Severe changes in ambient temperature and humidity caused cracked tomato fruit. Bacteria can thus easily infect the cracked fruits, then shorten the shelf life of tomato fruits. Changes of cellulose, hemicellulose, and some pectin, are considered as major factors in fruit cracking (Khadivi-Khub, 2015). Through transcriptome sequencing, 2509 lncRNAs were identified at different time points after saturated irrigation of two tomatoes with different fruit cracking resistance (Xue et al., 2020). The targets mRNAs of these differentially expressed lncRNAs encode pectinases, hydrolases and ethylene response factors. It is well known that ethylene plays an important role in promoting fruit ripening and softening, which can induce the expression of some genes related to cell wall (such as cell wall degrading enzyme TAPG1) and then lead to cell wall degradation (Xue et al., 2020). In addition, lncRNA1459 has been reported to be involved in the regulation of tomato fruit ripening. The content of ethylene was lower in the fruits of the lncRNA1459 mutant at ripening stages than that in wild type (Li et al., 2018). LncRNA1459 may also regulate tomato fruit cracking through the ethylene signaling pathway. Functional identification and pathway analysis of the lncRNAs that respond significantly in the dehiscence transcriptome data will help improve the shelf life of tomato without affecting its flavor.
The role of miRNAs in tomato response to biotic stresses
Biotic stresses, including bacteria, fungi, viruses, insects, and others, result in the loss of important crop plants globally. Nowadays, pathogen-associated molecular patterns (PAMP)-triggered immunity (PTI) and effector-triggered immunity (ETI), also refereed as horizontal resistance and vertical resistance, activate defense reponses after detect invading pathogens. For the first one, the surface-localized pattern recognition receptor (PRR) recognizes pathogens and trigger PAMP of immune responses (PTI), which is generally considered as the first layer of defense in plants. This defense response is generally accompanied by stomatal closure, Ca2+ signaling, production of ROS and protein kinases, and biosynthesis of jasmonate/salicylic acid to limit pathogen invasion (Takahashi et al., 2011; Pombo et al., 2014; Lal et al., 2018; Liu et al., 2019; Yuan et al., 2021). In addition, the intracellular nucleotide-binding site and leucine-rich repeat receptors (NBS-LRR), also known as R-resistant proteins, could detect effector proteins from pathogens and induce ETI. This immune response is accompanied by hypersensitive reaction (HR), which leads to programmed cell death (Chisholm et al., 2006). In most cases, the cascade of PTI and ETI regulates downstream signaling networks and induces resistance proteins to protect plants against infection from various pathogens (Qi et al., 2011).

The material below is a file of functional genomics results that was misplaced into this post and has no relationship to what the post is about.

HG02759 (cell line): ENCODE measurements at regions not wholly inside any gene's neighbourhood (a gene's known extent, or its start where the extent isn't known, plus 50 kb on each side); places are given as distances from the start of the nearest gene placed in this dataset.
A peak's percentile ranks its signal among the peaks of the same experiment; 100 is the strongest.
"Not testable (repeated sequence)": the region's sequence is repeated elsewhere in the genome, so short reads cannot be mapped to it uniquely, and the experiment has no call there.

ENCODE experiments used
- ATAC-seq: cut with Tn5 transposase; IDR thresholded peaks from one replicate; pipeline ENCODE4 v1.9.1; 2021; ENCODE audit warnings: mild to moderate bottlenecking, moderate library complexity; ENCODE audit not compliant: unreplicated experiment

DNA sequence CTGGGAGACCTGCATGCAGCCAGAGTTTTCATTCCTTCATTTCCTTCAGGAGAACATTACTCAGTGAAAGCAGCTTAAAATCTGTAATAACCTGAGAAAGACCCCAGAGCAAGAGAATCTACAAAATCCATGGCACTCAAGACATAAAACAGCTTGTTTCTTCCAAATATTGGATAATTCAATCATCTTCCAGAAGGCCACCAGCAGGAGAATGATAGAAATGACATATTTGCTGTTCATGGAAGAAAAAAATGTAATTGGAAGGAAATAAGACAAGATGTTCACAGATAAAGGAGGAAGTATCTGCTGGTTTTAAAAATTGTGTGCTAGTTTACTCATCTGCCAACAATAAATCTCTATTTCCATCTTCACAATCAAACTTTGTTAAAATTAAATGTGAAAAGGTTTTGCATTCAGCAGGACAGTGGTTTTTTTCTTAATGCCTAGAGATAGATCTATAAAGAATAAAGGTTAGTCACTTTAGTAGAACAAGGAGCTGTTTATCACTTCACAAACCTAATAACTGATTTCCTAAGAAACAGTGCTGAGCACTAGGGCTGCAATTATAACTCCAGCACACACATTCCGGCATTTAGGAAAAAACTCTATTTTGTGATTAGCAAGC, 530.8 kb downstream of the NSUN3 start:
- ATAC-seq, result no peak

In the last decades, researchers mainly focus on the transcriptional regulation during tomato immunity, like disease-resistant QTLs or resistance genes. However, a large proportion of ncRNAs also made many contributions in defense against pathogens. A number of ncRNAs could be induced by biotic stresses, which activate defenses against pathogens by regulating their downstream immune signaling pathways (Supplementary Table 2).
MiRNAs have been revealed to play essential roles in tomato immune regulatory network, some of which respond to pathogen invasion by regulating the expression of R genes (Figure 2). MiR482 and miR2118 function as potential regulators that induce immune defense against the invasion of pathogens in tomato. Among them, miR482 targets the disease resistance protein genes and induces RNA polymerase VI to produce secondary siRNA. When pathogen invasion, miR482-mediated RNA silencing was inhibited and defense protein genes were gradually expressed to halt viral and bacterial invasion (Shivaprasad et al., 2012). Increasing evidence showed that the miR482 family members may negatively regulate tomato resistance to pathogens. Recently, silencing miR482b with a short tandem target mimic (STTM) resulted in increased resistance of tomatoes to P. infestans. Four targets (Solyc02g036270, Solyc04g009070, Solyc12g016220, and Solyc05g008070) have been identified by degradome sequencing, all of which were NBS-LRR resistance genes and up-regulated after silencing miR482b (Jiang et al., 2018). Furthermore, silencing miR482c by STTM induced up-regulation of the expression levels of two R genes with coiled-coil domains, which enhanced tomato resistance to late blight (Hong et al., 2019). Besides, miR6022 and miR6024 were also predicted to regulate tomato resistance to pathogens by targeting the R genes Hcr9 and Tm-2, respectively (Li et al., 2012). Moreover, the I2 gene is essential for tomato resistance to Fusarium oxysporum. MiR6024 can target I2 and strictly maintains the transcription level of I2 to prevent pathogen invasion (Wei et al., 2014).